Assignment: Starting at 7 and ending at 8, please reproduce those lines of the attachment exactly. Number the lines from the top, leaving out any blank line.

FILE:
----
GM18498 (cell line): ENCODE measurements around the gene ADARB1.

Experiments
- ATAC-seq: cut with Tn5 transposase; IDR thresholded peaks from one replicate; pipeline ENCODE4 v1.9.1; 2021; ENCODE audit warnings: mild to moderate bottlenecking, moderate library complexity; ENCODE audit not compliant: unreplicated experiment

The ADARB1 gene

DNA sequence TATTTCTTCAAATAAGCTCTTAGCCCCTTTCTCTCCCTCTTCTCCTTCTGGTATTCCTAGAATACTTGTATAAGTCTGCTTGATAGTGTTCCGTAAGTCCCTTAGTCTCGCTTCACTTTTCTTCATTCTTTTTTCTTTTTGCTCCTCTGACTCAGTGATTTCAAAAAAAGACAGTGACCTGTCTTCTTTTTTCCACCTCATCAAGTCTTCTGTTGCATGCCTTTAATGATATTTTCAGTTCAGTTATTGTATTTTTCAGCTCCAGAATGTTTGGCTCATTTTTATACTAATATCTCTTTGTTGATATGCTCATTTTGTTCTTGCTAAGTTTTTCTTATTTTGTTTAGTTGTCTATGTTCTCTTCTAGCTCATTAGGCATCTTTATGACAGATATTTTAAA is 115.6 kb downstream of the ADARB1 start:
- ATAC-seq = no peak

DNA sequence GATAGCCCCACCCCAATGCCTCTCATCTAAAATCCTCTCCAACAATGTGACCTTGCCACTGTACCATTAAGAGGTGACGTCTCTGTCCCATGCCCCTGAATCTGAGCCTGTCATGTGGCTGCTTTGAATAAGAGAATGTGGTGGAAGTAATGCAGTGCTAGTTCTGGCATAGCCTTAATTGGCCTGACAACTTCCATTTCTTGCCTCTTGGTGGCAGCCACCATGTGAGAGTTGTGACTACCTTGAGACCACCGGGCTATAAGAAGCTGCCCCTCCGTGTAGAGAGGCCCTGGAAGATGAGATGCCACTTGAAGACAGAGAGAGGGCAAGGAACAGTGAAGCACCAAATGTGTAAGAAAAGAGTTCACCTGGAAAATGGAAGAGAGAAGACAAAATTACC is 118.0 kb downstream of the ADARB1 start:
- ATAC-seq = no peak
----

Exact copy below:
DNA sequence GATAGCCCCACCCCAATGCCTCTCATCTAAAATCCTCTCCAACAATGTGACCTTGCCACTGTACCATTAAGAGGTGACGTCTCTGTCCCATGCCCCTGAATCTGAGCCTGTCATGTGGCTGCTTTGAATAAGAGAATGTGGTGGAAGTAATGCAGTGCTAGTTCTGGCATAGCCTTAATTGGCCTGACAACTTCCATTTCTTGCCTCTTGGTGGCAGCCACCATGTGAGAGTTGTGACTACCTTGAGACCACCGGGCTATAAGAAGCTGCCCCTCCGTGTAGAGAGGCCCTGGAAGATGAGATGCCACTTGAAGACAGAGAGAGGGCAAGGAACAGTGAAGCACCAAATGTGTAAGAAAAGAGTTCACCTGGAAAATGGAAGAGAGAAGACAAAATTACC is 118.0 kb downstream of the ADARB1 start:
- ATAC-seq = no peak